Woodcut 'C Major'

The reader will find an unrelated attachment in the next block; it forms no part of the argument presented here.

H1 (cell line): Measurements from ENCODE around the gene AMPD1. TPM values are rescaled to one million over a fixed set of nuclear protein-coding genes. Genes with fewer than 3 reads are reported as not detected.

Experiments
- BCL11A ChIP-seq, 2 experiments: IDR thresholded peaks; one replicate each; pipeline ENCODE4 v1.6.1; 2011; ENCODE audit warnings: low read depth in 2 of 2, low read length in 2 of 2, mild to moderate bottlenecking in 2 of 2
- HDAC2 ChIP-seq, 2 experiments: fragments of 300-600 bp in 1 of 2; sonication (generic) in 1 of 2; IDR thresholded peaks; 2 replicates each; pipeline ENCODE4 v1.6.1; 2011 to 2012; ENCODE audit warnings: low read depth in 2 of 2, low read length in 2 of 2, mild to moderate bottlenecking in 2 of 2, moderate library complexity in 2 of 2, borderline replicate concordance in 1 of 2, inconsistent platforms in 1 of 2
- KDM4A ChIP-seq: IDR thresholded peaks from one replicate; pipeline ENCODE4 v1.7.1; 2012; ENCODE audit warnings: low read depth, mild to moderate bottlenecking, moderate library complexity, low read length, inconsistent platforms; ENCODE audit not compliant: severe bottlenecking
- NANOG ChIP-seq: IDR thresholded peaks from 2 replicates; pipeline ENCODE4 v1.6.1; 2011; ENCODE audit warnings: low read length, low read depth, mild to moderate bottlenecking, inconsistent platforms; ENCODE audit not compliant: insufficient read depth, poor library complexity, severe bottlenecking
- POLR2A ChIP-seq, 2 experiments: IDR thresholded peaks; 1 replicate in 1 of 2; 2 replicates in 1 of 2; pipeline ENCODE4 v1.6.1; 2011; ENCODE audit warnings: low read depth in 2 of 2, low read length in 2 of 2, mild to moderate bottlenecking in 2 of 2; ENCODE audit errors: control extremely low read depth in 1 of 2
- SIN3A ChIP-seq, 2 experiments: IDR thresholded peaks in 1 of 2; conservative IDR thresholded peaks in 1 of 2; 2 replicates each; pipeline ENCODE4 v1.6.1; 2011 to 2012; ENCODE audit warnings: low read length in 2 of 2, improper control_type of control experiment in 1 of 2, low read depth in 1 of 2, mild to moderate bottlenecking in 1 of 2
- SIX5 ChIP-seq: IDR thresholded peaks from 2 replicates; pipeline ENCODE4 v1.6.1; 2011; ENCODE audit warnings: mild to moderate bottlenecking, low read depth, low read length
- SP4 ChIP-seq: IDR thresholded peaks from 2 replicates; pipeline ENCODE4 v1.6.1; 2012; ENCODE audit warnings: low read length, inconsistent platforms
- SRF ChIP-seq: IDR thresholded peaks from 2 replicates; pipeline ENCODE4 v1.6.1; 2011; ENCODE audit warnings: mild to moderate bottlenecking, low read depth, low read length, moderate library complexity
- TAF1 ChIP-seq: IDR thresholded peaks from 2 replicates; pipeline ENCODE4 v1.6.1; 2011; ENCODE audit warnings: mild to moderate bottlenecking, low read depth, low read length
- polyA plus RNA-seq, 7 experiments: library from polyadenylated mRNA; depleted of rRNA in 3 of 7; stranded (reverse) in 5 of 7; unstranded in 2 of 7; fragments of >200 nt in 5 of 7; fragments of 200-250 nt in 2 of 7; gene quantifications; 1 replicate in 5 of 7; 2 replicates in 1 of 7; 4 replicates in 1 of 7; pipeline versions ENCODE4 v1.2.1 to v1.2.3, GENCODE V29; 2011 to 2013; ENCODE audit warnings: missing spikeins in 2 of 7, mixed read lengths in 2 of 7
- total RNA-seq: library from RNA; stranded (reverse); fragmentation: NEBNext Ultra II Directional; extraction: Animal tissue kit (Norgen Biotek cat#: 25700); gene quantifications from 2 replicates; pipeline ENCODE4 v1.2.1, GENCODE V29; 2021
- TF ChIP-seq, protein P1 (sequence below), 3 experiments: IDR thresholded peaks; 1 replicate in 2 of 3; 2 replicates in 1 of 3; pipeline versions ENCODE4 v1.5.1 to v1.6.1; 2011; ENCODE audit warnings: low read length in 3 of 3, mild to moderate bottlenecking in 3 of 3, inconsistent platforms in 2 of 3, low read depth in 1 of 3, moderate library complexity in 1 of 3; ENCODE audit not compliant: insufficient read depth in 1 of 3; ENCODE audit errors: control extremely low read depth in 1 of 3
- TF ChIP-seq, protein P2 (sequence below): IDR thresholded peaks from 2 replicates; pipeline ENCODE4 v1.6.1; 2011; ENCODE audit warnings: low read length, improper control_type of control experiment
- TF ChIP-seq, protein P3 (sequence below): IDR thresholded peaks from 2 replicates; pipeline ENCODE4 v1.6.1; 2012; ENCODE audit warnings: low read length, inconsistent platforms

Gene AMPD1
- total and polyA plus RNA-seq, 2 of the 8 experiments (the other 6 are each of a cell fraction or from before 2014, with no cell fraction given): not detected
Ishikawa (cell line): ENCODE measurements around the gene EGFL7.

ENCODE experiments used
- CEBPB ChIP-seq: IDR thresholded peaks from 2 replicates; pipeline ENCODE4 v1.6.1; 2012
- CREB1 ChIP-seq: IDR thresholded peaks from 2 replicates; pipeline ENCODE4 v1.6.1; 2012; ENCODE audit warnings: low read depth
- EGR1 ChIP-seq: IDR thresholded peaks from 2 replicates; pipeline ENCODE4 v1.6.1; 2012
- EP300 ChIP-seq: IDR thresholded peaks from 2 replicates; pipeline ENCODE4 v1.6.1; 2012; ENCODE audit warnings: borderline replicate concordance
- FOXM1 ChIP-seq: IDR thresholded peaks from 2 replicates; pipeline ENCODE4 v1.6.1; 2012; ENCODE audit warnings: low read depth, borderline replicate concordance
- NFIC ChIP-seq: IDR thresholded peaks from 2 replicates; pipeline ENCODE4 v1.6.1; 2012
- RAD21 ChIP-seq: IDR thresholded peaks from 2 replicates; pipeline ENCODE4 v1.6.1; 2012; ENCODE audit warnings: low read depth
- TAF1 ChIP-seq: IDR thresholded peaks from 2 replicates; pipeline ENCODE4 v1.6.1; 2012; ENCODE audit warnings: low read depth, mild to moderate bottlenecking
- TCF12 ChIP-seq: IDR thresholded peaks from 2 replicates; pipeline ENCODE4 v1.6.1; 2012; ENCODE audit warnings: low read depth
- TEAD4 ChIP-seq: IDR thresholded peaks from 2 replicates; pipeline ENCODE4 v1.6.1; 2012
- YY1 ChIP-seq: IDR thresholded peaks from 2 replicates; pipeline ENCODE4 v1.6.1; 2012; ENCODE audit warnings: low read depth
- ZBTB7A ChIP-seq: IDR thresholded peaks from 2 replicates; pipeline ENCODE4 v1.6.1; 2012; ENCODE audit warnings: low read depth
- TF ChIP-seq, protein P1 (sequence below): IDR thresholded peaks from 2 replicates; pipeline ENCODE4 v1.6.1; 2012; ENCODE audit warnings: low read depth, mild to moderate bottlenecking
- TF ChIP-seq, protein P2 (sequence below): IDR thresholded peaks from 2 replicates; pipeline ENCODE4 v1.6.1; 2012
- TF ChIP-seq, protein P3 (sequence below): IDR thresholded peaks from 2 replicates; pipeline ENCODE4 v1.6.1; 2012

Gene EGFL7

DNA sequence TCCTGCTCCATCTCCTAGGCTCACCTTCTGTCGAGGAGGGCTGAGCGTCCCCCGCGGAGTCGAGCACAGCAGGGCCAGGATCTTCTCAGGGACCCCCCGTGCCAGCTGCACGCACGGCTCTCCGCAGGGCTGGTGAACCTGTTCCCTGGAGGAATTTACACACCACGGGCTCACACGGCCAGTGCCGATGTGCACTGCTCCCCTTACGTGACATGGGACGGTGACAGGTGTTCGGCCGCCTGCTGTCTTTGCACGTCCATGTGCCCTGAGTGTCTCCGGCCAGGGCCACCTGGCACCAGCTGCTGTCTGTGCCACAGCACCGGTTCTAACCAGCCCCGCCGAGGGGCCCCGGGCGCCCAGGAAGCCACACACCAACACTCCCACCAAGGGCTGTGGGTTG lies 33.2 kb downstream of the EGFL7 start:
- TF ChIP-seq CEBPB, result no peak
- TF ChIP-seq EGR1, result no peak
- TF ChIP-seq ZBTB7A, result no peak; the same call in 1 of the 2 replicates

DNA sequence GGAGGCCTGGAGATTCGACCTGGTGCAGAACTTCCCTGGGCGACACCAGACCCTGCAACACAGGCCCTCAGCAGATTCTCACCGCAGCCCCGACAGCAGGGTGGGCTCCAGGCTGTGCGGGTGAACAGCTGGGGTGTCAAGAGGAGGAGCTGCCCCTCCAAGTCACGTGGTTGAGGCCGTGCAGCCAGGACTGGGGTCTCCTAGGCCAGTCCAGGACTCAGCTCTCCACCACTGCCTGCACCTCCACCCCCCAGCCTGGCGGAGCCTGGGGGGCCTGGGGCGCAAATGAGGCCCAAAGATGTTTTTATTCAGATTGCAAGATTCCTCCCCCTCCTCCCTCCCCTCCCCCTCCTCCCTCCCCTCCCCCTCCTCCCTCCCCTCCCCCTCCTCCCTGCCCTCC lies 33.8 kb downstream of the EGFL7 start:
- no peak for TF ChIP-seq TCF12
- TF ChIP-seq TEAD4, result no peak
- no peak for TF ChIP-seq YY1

Kim Lim (1936, Singapore – 1997, London) was born in Singapore and spent much of her early childhood in Penang and Malacca. At the age of eighteen, she went to London to pursue her career as an artist. She spent two years at St. Martin’s School of Art, London (1954-56) concentrating on wood-carving. Then, she transferred to the Slade (1956-60) where she developed a strong interest in print-making under the tutelage of etcher Anthony Gross and lithographer Stanley Jones. She exhibited widely after graduating from the Slade in 1960. It was the time spent at Slade that allowed her to explore and develop perceptions that would truly remain hers for the next four decades of her practice. At the time, the teaching approach at the Slade was one of critical disengagement, where students were left to one’s own devices to explore devices such as museums, artist-studios, libraries and self-initiated field trips. The early years of Kim’s study and practice seem to have held a clever sort of circumstances where freedom and opportunity colluded. In a 1964 interview published by the prestigious journal "Studio International", Kim Lim unpacked the process that she undergoes in conceiving the relationship between her sculptural practice – which is primarily divided into two periods, i.e. 1960-1979: works in wood and metal and 1979-1997: works in stone – and her prints which stretched across her practice. Whilst the prints may be seen in their own right as works that potentiate her conceptual manoeuvres in systematically exploring what she termed as the ‘power of the spaces between’, they are also very closely related in method to the sculptures. ‘I use the image as a unit’, Kim Lim observes, ‘printing it twice or sometimes reversing it and so building the print’. ‘Graphics interest me not as a means of reproduction but as a medium with specific qualities and characteristics: scale, squeezed area of colour, etched line, embossed surface, and the imprint of a copper plate’. This reference, to ‘building’ a print near alludes to the process by which she would break down the categories of ‘painting’ and ‘sculpture’, generating a system through which the work of art is potentiated as an ‘object’ in its own right i.e. colliding space, edge, volume and form.